This week's word comes from Old English wintr, thence the Proto-Germanic wentruz meaning "wet season", both originating in the Proto-Indo-European (PIE) wed, wod or ud, meaning "wet" or "wind". There are possible ties to the Old Celtic vindo meaning "white", but that word always sounds more like the English "wind" to me. The Old Norse vetr sounds like the present day "weather" and may indeed be its root. Cognates include the Gothic wintru, Icelandic vetur, Swedish vinte, Danish vinter and Norwegian vetter.
Wherever it hails from, the most common word for the long white season been around for a very long time, and most cultures on this island earth have a word for it, though they may not have to experience it. The season occupies a singular place in our thoughts, dancing dramatically in a stronger light than its more moderate kin, and those of us who dwell where winter comes to call tend to predicate our activities in the other three seasons of the calendar year on making ready for it.
Because of the ferocity of northern winters, ancient Anglo-Saxons measured their calendar years from one winter to the next. In Old Norse, the word etrardag was used to designate the first day of the long cold season, usually the Saturday between Oct. 10 and 16. For the Celts, winter began at Samhain (October 31) or All Hallows (November 1) and ended on Imbolc or Candlemas (February 1 or 2) when springtime arrived. Northern ancients were sure that the world as they knew it would come to an end after the most savage winter in history. In the Edda of Norse mythology, the fimbulvetr (mighty winter) is one of the events that precedes the twilight of the gods, their last battle with the frost giants (led by Loki) and the destruction of the earth.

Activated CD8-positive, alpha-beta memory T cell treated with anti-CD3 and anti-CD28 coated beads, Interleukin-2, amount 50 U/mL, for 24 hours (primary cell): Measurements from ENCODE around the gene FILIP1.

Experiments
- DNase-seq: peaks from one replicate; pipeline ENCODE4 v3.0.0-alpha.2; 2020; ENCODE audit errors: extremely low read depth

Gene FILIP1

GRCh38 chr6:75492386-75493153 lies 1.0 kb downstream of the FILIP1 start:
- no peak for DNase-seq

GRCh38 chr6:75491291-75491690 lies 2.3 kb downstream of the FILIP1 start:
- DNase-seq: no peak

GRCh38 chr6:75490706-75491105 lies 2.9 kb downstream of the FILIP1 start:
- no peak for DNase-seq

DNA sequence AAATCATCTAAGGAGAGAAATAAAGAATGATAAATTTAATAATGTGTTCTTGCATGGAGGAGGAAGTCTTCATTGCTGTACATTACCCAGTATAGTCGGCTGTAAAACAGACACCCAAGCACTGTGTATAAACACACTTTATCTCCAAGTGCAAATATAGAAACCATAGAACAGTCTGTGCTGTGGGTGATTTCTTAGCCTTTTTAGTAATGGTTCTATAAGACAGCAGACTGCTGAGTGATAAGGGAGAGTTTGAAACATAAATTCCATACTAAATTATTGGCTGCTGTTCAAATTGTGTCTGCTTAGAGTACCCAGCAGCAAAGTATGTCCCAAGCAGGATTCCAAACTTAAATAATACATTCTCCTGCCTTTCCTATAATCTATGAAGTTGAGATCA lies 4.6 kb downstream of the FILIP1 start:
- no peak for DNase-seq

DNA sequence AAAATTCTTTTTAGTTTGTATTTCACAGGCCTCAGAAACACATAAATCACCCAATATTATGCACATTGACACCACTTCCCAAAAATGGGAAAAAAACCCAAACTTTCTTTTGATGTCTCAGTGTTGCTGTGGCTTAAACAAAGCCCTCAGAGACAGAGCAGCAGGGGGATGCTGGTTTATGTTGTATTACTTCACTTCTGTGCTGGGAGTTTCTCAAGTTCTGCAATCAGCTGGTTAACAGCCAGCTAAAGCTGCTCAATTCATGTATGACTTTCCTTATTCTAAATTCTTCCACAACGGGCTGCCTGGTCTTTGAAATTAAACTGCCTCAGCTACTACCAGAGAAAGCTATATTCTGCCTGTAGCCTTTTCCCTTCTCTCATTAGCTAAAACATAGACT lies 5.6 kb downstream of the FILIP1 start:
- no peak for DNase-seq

Ancient Celts celebrated the Winter Solstice on or about December 21, the longest night of the year. From that date on, the light of the sun would return, a little more every day until the Summer Solstice in June. The legendary King Arthur was believed to have been born on the Winter Solstice in Castle Tintagel in Cornwall, and in recognition of that, Druids sometimes refer to the Winter Solstice as Alban Arthuan ("The Light of Arthur").
It all comes down to cosmic balance. We owe the lineaments of our existence in the Great Round to a tilt in the earth's axis as it spins merrily in space. When winter reigns here in the north, the happy lands south of the equator are cavorting in summer. I cling tenaciously to that thought in the depths of frozen January.
When winter begins, I always consider moving further south, but it isn't going to happen. Instead, I pile up books and music for the long nights and accumulate tea. I stir curries, make bread and ponder the rows of jams and pickles in the household larder. I make my skis, snowshoes and boots ready for long snowy treks in the woods.
The long white season is about fruitful darkness, rest and rebirth, but it also gifts us with the most brilliantly blue skies of the year by day and the most spectacular starry nights. There is nothing to compare with the sun shining through frosted trees, the wild splendor of an outdoor winter ramble on a cold day. By necessity, my rambles will be brief this winter, but I will still be taking them.
To know the north woods and eastern Ontario highlands, one has to journey through them in winter, spend hours drinking in the shapes of sleeping trees with eyes and lens. She has to listen to snow falling among them and perhaps become a tree herself.